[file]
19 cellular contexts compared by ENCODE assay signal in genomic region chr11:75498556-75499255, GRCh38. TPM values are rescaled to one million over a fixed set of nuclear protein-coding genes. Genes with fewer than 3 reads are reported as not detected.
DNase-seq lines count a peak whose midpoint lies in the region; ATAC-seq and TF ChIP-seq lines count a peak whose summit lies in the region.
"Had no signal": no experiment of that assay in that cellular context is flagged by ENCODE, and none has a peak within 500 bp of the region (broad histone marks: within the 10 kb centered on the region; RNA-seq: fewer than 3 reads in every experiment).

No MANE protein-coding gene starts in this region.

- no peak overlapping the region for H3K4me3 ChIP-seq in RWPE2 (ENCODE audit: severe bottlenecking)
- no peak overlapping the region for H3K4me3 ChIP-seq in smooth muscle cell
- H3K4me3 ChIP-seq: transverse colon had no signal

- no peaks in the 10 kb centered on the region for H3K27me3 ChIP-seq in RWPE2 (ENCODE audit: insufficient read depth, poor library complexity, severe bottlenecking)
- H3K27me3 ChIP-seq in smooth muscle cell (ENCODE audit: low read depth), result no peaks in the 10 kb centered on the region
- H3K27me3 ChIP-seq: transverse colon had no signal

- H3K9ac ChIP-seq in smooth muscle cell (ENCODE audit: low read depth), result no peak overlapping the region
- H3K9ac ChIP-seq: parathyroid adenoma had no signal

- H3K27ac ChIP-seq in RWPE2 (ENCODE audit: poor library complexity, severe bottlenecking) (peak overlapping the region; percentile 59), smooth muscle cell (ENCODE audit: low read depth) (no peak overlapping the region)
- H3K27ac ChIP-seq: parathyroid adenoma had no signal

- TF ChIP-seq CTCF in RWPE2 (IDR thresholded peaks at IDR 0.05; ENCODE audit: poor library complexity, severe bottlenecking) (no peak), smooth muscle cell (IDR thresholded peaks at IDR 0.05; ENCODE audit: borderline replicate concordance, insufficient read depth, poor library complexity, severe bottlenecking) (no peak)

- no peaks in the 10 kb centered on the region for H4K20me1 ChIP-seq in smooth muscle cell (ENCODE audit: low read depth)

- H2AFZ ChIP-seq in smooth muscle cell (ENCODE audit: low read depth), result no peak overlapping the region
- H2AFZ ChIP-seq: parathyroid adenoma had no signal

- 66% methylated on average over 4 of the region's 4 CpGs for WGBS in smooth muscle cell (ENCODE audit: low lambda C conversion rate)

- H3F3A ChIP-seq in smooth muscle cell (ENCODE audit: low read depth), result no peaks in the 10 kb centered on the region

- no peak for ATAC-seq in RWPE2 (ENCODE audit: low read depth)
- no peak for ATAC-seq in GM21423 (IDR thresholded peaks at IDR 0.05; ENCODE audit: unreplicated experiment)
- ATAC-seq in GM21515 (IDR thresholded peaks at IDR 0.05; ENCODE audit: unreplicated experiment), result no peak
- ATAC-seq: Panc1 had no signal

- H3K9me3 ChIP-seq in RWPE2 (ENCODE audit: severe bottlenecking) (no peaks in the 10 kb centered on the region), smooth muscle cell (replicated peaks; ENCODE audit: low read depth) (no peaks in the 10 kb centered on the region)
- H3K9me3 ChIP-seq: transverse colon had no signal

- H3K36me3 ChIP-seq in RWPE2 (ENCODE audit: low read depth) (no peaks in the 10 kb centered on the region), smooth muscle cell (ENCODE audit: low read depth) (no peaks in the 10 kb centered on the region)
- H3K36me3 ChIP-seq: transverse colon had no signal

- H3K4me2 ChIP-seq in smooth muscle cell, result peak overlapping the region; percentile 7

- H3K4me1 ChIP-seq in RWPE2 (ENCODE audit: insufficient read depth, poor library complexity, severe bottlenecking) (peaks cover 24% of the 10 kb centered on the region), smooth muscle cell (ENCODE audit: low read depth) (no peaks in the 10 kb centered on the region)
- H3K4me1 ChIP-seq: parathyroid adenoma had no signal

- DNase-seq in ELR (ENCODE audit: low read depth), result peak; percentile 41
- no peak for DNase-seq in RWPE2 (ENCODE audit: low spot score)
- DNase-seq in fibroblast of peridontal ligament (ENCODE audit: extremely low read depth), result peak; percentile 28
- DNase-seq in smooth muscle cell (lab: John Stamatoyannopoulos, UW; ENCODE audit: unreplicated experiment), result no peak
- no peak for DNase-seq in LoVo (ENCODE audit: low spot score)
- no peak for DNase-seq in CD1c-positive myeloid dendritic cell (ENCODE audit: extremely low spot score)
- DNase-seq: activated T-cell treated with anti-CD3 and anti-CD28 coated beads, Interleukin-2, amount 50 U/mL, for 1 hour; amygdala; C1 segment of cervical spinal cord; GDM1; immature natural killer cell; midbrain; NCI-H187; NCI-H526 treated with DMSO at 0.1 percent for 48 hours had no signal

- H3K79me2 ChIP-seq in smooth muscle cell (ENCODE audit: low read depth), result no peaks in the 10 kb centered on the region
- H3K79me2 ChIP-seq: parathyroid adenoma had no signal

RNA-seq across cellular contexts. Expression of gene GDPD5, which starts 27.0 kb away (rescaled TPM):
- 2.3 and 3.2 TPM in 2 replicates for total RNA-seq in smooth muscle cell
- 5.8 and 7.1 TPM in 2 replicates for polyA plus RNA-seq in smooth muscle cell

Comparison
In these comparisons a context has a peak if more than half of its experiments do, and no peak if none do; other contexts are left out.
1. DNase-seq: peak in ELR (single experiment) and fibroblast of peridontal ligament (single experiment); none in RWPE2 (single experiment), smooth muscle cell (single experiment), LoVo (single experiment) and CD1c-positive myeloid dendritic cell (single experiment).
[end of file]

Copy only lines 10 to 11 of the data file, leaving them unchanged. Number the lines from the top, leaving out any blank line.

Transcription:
- H3K27me3 ChIP-seq: transverse colon had no signal

- H3K9ac ChIP-seq in smooth muscle cell (ENCODE audit: low read depth), result no peak overlapping the region